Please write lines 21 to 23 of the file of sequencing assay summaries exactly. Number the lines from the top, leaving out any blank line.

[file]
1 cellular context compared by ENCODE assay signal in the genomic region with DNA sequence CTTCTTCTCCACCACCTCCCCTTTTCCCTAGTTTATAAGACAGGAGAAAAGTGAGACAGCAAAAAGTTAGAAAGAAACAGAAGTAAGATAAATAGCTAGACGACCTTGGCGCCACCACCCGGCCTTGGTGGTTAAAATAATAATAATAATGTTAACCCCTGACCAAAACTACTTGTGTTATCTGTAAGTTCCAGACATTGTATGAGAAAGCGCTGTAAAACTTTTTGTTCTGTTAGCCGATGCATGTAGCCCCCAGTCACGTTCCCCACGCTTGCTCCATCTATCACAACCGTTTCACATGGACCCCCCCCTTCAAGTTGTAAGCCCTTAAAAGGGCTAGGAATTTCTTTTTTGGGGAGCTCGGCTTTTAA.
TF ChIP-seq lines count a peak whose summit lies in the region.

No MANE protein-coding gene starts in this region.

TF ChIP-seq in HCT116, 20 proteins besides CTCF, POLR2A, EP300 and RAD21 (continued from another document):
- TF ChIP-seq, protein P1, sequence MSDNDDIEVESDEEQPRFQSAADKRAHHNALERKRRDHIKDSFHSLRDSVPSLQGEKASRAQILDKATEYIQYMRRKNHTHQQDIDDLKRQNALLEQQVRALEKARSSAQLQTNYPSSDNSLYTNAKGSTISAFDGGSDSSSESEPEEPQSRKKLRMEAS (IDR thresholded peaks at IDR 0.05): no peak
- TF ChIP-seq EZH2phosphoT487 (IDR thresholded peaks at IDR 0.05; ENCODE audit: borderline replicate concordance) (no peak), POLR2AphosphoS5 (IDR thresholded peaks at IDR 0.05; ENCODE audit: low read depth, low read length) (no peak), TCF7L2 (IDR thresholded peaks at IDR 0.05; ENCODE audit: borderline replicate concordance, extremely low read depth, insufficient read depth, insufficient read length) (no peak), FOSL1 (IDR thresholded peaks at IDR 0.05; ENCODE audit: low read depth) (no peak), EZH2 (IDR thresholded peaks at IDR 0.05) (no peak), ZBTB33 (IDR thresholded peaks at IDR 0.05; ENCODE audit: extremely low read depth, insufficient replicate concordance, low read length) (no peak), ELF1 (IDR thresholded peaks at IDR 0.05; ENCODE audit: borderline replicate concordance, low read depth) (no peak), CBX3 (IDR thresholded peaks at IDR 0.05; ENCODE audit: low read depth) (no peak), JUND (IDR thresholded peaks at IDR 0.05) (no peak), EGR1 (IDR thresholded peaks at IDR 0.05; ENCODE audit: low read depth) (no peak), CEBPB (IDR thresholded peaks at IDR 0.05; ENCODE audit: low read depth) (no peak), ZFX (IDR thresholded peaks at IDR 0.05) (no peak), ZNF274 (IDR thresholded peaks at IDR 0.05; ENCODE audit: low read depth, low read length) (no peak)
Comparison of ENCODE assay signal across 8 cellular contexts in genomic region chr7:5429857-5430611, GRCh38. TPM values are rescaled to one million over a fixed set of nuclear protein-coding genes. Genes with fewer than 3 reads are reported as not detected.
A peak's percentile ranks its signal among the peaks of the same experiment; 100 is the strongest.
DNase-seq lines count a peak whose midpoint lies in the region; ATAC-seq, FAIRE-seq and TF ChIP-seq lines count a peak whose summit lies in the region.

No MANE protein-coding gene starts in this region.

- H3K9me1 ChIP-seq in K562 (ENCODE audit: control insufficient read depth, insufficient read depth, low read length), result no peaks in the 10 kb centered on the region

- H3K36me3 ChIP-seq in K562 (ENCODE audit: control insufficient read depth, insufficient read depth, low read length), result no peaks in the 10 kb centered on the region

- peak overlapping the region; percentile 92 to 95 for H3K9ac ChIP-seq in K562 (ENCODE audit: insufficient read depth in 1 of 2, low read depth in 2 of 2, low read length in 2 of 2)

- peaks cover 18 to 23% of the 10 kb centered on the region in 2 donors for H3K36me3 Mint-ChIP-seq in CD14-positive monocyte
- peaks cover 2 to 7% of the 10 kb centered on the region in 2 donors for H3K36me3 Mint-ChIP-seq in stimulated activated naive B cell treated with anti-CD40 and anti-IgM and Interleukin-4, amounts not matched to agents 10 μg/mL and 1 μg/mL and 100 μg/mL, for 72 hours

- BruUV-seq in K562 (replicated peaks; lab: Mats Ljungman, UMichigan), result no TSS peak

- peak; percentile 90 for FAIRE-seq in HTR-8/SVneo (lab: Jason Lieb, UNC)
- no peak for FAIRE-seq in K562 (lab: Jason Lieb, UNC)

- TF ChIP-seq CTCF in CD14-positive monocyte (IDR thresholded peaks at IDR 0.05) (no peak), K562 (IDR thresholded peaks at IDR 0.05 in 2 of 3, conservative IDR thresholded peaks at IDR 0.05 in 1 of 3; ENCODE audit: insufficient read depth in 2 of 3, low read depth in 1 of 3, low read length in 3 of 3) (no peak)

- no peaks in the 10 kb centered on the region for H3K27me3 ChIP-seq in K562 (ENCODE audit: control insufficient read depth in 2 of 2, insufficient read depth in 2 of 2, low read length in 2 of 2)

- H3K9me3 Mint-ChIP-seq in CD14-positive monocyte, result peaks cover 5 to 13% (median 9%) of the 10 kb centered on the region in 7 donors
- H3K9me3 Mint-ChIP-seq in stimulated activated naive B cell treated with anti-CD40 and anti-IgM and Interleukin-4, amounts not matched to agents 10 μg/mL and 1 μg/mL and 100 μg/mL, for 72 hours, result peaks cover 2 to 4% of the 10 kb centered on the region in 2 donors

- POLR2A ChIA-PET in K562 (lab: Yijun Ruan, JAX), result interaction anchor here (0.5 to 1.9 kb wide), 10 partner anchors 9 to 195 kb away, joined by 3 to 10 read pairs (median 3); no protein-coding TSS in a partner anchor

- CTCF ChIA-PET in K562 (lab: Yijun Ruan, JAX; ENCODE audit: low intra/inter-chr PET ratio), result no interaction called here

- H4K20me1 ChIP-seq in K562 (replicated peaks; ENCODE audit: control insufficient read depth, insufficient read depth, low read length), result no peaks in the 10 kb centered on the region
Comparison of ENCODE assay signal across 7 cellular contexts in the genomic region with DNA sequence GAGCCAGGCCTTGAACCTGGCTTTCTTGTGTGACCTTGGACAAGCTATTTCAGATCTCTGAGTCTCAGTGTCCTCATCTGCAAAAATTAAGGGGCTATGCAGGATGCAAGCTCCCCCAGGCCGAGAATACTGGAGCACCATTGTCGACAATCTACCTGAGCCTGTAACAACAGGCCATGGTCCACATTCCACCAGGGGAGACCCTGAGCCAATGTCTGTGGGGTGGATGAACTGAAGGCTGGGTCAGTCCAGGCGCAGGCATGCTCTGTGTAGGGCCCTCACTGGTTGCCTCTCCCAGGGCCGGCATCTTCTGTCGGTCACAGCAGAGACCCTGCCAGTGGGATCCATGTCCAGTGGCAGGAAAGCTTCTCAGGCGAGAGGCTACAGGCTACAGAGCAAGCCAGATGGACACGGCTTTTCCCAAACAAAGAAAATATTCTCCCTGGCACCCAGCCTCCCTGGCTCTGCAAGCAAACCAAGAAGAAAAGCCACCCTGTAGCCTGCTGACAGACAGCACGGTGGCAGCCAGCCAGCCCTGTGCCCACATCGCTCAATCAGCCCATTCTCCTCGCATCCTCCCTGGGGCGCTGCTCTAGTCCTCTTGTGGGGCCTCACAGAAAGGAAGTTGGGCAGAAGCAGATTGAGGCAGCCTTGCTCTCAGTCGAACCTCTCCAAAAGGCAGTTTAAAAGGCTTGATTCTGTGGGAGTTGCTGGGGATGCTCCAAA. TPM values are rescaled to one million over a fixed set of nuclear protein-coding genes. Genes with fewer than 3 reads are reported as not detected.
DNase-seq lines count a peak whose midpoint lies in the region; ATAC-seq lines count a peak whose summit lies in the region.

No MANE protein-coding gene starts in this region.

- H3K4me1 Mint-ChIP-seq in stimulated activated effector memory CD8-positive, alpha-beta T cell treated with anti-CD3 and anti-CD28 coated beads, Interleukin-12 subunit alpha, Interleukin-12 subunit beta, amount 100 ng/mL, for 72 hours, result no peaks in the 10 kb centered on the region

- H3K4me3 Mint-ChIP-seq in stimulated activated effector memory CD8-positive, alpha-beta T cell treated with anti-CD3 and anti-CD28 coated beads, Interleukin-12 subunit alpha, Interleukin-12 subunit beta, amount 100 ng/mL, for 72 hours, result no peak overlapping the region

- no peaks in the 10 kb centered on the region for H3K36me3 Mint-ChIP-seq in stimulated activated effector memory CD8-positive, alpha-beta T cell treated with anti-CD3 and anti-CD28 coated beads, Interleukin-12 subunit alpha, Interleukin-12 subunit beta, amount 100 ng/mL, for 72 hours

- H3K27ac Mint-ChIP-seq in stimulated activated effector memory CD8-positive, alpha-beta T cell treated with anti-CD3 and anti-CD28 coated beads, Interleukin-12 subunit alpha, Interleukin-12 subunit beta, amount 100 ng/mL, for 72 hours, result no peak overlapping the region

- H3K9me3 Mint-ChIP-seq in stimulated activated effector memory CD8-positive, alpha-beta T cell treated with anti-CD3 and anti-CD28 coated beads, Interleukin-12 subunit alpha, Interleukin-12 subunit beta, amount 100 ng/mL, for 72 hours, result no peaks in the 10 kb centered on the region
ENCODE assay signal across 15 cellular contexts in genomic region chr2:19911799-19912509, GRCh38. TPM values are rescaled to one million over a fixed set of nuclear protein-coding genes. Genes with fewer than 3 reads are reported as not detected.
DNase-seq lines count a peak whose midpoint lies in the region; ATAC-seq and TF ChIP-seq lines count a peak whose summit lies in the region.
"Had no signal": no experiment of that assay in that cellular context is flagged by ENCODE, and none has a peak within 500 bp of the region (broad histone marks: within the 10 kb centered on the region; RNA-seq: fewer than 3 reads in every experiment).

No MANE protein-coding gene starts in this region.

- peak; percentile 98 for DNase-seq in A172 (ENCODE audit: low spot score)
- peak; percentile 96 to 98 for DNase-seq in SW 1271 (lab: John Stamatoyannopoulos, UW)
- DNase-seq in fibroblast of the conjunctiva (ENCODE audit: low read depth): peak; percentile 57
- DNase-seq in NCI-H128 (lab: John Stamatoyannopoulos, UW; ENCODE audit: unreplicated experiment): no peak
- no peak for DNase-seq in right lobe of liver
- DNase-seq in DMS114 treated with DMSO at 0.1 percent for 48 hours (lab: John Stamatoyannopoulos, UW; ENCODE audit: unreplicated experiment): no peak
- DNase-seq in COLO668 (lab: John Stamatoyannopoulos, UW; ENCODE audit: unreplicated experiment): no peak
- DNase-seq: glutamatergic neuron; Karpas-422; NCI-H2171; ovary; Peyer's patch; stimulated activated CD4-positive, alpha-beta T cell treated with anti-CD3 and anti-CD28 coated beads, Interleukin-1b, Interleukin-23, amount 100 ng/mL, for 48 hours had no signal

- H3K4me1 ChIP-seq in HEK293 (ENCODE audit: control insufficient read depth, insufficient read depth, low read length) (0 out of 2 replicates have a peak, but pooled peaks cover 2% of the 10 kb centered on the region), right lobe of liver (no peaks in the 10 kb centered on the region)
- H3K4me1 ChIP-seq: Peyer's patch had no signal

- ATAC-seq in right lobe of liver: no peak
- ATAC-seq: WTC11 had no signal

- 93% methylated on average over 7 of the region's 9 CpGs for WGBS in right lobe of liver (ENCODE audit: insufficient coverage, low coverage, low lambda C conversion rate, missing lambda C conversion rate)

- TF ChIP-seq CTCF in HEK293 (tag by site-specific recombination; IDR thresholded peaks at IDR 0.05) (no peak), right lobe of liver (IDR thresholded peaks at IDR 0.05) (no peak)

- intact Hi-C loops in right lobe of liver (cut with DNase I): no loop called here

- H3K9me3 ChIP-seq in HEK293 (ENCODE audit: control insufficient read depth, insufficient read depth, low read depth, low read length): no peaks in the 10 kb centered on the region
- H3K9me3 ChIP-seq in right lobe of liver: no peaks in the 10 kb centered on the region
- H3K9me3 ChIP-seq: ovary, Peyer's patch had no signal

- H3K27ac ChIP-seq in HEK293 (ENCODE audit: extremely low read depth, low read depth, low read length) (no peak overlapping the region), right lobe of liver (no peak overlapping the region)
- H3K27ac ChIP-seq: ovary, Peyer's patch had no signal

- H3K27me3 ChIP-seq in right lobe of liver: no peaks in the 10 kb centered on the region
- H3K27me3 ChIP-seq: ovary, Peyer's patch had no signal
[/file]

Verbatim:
- H3K9me3 Mint-ChIP-seq in CD14-positive monocyte, result peaks cover 5 to 13% (median 9%) of the 10 kb centered on the region in 7 donors
- H3K9me3 Mint-ChIP-seq in stimulated activated naive B cell treated with anti-CD40 and anti-IgM and Interleukin-4, amounts not matched to agents 10 μg/mL and 1 μg/mL and 100 μg/mL, for 72 hours, result peaks cover 2 to 4% of the 10 kb centered on the region in 2 donors

- POLR2A ChIA-PET in K562 (lab: Yijun Ruan, JAX), result interaction anchor here (0.5 to 1.9 kb wide), 10 partner anchors 9 to 195 kb away, joined by 3 to 10 read pairs (median 3); no protein-coding TSS in a partner anchor